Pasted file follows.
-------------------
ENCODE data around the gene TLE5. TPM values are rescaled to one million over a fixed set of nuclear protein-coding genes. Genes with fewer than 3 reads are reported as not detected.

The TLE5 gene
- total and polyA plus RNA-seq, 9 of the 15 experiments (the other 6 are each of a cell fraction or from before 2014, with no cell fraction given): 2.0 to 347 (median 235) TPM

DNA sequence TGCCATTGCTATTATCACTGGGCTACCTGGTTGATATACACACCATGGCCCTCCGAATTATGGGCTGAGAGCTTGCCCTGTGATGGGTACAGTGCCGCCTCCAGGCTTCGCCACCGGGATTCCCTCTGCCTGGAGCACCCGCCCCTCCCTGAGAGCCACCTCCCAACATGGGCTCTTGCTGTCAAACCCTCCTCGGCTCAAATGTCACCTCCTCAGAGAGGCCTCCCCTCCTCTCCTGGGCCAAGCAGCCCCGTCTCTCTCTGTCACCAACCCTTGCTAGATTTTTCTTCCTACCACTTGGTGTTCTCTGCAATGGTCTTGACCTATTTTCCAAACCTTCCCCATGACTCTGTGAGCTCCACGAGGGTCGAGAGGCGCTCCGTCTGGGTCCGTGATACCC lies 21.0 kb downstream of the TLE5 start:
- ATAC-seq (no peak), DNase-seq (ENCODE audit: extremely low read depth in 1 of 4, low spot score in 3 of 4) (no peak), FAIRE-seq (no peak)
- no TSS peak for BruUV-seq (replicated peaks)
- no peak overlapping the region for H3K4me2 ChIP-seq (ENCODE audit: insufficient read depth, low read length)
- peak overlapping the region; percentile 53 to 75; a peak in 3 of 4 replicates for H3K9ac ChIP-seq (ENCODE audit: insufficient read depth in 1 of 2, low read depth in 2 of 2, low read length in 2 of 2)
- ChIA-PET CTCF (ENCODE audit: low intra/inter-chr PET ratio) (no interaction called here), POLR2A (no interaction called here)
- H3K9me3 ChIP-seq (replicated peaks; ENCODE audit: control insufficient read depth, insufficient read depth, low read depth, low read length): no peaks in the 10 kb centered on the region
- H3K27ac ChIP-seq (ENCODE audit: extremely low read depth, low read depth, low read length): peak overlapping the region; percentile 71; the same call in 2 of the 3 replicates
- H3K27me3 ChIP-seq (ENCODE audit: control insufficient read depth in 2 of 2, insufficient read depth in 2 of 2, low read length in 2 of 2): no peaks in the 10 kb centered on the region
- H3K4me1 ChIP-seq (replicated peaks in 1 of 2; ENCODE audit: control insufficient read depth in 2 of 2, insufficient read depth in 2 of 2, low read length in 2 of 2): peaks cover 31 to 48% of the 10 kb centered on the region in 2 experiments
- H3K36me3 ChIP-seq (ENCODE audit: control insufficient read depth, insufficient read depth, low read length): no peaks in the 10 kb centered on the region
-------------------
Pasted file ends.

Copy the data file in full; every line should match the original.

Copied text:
ENCODE data around the gene TLE5. TPM values are rescaled to one million over a fixed set of nuclear protein-coding genes. Genes with fewer than 3 reads are reported as not detected.

The TLE5 gene
- total and polyA plus RNA-seq, 9 of the 15 experiments (the other 6 are each of a cell fraction or from before 2014, with no cell fraction given): 2.0 to 347 (median 235) TPM

DNA sequence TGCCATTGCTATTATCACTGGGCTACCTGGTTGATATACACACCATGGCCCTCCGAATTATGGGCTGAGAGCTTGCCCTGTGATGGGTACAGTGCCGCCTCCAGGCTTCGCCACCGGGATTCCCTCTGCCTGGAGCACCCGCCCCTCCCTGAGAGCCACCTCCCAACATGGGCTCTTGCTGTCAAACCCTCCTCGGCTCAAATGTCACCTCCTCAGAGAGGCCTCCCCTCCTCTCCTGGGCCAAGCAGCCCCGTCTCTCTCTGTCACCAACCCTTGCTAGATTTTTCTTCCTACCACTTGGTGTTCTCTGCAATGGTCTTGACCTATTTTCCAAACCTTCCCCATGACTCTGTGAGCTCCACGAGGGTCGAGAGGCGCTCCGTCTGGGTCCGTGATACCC lies 21.0 kb downstream of the TLE5 start:
- ATAC-seq (no peak), DNase-seq (ENCODE audit: extremely low read depth in 1 of 4, low spot score in 3 of 4) (no peak), FAIRE-seq (no peak)
- no TSS peak for BruUV-seq (replicated peaks)
- no peak overlapping the region for H3K4me2 ChIP-seq (ENCODE audit: insufficient read depth, low read length)
- peak overlapping the region; percentile 53 to 75; a peak in 3 of 4 replicates for H3K9ac ChIP-seq (ENCODE audit: insufficient read depth in 1 of 2, low read depth in 2 of 2, low read length in 2 of 2)
- ChIA-PET CTCF (ENCODE audit: low intra/inter-chr PET ratio) (no interaction called here), POLR2A (no interaction called here)
- H3K9me3 ChIP-seq (replicated peaks; ENCODE audit: control insufficient read depth, insufficient read depth, low read depth, low read length): no peaks in the 10 kb centered on the region
- H3K27ac ChIP-seq (ENCODE audit: extremely low read depth, low read depth, low read length): peak overlapping the region; percentile 71; the same call in 2 of the 3 replicates
- H3K27me3 ChIP-seq (ENCODE audit: control insufficient read depth in 2 of 2, insufficient read depth in 2 of 2, low read length in 2 of 2): no peaks in the 10 kb centered on the region
- H3K4me1 ChIP-seq (replicated peaks in 1 of 2; ENCODE audit: control insufficient read depth in 2 of 2, insufficient read depth in 2 of 2, low read length in 2 of 2): peaks cover 31 to 48% of the 10 kb centered on the region in 2 experiments
- H3K36me3 ChIP-seq (ENCODE audit: control insufficient read depth, insufficient read depth, low read length): no peaks in the 10 kb centered on the region